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The Execution of Mario Woods: How a Fatal Police Shooting Left a San Francisco Community Mourning and a Mother Crying for Justice

Five police officers approached Woods the afternoon of December 2, claiming that the 26-year-old was a suspect in a nonfatal stabbing. The confrontation escalated. 
The Execution of Mario Woods: How a Fatal Police Shooting Left a San Francisco Community Mourning and a Mother Crying for Justice
Courtesy of Gwendolyn Woods

Gwendolyn Woods was on her way home from work the evening of December 2 when she noticed that her normal highway exit in her hometown of San Francisco was cordoned off. Based on friends’ Facebook posts, she concluded that police officers had shot and killed an unidentified Black man along her neighborhood’s main drag. 

Hours later, a video of the shooting began circulating on social media. The minute Gwendolyn pressed play, she knew that she was witnessing her son’s final moments.

“I opened up the Facebook video to see this young man walking down the street,” the 54-year-old mother said. “I knew automatically that that was Mario. I knew his walk. I knew his stance. I opened up that video to my child being shot down.” 

That was how she found out that her son had been killed by San Francisco police.

Mario Woods, 26, was walking through his Bayview neighborhood earlier that afternoon when he was approached by five officers claiming that he was a suspect in a nearby nonfatal stabbing. Police reports claim that Mario was brandishing a knife, which he allegedly refused to drop, despite officers threatening him with pepper spray and bean bags. Witness video shows Mario walking away from police when five officers opened fire, fatally wounding him.

Seven weeks have passed, and Gwendolyn wants justice. She has filed a civil rights lawsuit and is urging federal investigators to conduct a probe into the shooting. All five officers involved have returned to duty.

What happened after you watched the Facebook video?
Gwendolyn Woods: I called my niece, and I said, ‘Can you open up your Facebook and tell me if that’s your cousin?’ She called me back, and she said, ‘That’s him.’

I went to the Bayview Police Station and was told that there was no information that they could give me. I went to San Francisco General Hospital, but the woman there said that DOAs went straight to 850 Bryant, which is the main police department of San Francisco. I went there, and they shut me off. 

At this point, the only thing I could think to do was go to the spot where this young person, who I wasn’t claiming at this point, was shot. When I got there, there was a group of Black Lives Matter activists. I said, ‘Do you happen to have a name for the person that was murdered here?’ They said, ‘We don’t. Do you know know?’ I said, ‘I believe it may be my child.’

At this point, an activist came to the forefront and made a couple of calls. It was then—about 12:30 a.m.—that several investigators came out. That was my confirmation that it was my child.

Adante Pointer, attorney: It’s obviously very hard for any parent or any person to deal with this idea that something bad happened to your child. You find out about it on Facebook by looking at a video, and then you’re holding on to that ray of hope that it’s not your child, but you can’t get any confirmation. [Gwendolyn] went down to the hospital, and they wouldn’t give her any information. She went down to the police department, they wouldn’t give her any information. She was simply being shooed away.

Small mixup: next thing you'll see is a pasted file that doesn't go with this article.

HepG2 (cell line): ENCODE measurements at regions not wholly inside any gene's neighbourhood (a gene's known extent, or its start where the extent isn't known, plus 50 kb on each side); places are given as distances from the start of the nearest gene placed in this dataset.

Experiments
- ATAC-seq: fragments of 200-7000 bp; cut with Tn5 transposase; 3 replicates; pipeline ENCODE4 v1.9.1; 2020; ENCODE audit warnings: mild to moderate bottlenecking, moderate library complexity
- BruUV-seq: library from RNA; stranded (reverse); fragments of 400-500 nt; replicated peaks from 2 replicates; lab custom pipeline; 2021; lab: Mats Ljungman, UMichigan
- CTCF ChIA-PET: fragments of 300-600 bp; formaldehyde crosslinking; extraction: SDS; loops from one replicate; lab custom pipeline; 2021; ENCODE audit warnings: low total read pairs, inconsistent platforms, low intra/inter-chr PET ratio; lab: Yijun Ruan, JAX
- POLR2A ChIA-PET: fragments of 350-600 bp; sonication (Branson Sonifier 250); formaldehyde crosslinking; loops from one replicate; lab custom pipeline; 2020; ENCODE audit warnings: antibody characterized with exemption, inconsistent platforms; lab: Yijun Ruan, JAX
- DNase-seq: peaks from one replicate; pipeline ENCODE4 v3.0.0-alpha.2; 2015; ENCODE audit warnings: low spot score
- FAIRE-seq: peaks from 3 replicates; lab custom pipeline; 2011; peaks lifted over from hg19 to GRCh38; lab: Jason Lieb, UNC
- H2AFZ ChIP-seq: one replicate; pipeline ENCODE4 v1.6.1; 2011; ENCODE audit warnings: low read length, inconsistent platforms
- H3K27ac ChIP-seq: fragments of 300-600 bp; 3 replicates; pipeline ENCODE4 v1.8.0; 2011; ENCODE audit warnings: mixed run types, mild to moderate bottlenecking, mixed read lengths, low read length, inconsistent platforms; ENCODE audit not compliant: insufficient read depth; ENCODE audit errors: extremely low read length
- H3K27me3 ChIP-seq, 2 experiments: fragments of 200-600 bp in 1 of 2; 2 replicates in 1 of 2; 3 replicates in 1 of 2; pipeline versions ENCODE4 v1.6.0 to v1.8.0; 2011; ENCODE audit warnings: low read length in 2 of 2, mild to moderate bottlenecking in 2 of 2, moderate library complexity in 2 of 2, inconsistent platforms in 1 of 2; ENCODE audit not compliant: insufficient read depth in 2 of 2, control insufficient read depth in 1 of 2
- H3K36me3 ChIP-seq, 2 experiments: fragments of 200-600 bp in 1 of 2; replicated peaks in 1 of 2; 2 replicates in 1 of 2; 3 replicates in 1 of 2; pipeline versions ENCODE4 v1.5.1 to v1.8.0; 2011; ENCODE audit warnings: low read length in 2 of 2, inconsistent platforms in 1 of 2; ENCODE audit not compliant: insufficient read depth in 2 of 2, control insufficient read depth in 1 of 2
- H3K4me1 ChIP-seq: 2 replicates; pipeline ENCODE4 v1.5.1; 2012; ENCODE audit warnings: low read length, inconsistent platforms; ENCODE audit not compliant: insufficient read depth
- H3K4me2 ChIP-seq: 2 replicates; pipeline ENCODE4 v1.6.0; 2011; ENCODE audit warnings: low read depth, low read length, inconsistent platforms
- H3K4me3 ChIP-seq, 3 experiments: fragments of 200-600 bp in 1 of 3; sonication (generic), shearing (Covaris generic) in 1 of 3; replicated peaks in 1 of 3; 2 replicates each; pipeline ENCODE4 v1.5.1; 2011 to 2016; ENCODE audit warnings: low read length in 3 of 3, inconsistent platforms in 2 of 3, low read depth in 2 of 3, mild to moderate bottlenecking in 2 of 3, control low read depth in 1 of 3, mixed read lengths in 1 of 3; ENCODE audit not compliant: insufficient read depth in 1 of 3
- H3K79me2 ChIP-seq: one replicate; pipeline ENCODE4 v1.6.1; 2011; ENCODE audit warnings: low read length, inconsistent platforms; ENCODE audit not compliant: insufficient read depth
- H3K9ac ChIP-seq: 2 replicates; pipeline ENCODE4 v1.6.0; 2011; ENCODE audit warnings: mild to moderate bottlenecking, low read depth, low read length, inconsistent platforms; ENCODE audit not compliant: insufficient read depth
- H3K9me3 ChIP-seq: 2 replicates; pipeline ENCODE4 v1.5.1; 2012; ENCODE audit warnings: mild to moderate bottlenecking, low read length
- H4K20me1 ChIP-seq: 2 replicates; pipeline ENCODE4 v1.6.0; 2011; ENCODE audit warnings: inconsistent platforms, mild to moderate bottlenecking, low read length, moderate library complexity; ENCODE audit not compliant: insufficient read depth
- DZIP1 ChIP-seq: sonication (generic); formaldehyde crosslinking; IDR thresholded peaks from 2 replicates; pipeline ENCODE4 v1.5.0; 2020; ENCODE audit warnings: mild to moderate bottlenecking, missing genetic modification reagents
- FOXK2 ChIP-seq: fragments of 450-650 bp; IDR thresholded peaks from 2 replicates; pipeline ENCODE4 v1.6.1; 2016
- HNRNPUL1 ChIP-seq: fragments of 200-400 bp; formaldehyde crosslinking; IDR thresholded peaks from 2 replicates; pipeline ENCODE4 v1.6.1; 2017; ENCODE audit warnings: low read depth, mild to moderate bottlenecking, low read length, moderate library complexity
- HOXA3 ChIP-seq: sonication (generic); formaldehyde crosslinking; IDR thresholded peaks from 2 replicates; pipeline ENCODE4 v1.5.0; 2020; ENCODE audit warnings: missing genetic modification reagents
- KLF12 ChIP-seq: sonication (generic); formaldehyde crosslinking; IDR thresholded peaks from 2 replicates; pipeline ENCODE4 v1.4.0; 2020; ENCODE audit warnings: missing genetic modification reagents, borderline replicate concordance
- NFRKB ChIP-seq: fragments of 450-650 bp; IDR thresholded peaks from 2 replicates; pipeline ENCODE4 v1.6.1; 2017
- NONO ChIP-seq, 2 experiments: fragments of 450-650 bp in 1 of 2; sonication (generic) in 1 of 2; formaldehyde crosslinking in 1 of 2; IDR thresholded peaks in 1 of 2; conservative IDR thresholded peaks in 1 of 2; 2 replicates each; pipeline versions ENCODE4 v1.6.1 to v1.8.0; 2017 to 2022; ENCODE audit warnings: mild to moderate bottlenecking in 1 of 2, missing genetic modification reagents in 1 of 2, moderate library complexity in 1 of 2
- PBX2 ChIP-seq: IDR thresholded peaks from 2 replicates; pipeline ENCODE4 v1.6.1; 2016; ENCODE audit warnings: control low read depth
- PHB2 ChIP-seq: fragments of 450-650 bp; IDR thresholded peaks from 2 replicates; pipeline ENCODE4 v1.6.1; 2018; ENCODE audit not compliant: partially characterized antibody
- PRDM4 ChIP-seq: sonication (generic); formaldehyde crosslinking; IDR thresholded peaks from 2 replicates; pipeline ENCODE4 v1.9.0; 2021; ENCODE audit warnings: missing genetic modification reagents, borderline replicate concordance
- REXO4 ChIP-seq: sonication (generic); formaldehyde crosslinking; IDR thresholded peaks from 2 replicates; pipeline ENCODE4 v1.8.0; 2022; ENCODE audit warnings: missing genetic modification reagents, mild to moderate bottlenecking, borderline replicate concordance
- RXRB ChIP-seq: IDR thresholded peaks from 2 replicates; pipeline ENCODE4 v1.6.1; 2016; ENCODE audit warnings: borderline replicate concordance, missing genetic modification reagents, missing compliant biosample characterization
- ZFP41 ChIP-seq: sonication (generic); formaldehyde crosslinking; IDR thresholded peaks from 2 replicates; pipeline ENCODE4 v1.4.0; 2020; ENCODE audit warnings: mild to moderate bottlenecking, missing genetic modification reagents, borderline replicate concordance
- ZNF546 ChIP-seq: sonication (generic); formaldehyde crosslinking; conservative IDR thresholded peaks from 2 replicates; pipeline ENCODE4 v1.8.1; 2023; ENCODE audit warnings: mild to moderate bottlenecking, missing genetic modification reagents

How have you and your family been coping?
Woods: I don’t know how to answer that. Being a Black mother in our community is like standing around this wheel. You spin it, and sometimes it’ll land on having to work a second job or having to work certain hours to make ends meet, and we’re good with that. It lands on all these things, but there are things you never want it to land on, like losing a child.

With the Michael Brown case, I didn’t know what to tell my sons. I say to my sons, ‘You come from Black kings and thus the fear of the black man.’ What more could I say? What more can we say to our young Black men? 

Pointer: One of the many tragedies of this story is that Mario had some rough patches in his life, but he was back and essentially reintegrating into society. He had gotten a job—the uniform and the letter welcoming him into the working world had just come. And then you have this senseless, unnecessary tragedy. All that momentum, all the things that had started going in his favor, all the plans that God had for him just got wiped away.

What has the climate been like between the community and the city of San Francisco since the shooting?
Woods: One thing that I’ve come to really notice is that there’s strength in numbers. There’s the Mario Woods Coalition, Black Lives Matter has been so, so supportive, etc… I think of the night that I had to go back to the spot where this occurred, and it was a Black Lives Matter group that was there. They didn’t even know who my son was, but they were there praying and laying candles. [Earlier this month], the predominately Black and Hispanic neighborhoods met up and broke bread. If we come together in numbers, in solidarity, there’s a rude awakening for [the city[. I can be a voice.

As a mother who has been put in this unthinkable situation, what would you like people to know?
Woods: We shouldn’t have to live our lives feeling like we’re spinning this wheel. And the thing is, when we commit Black-on-Black crime, we don’t agree with that. We fight against that. When our people get sentence and go to prison, that’s what they have to do. You’re found guilty, you go do your time. 

It should be no different for the police. If you callously and recklessly take someone’s life, you should [do your time], just like the rest of the people who break the law. Why is it that they feel they can take our lives like it’s nothing?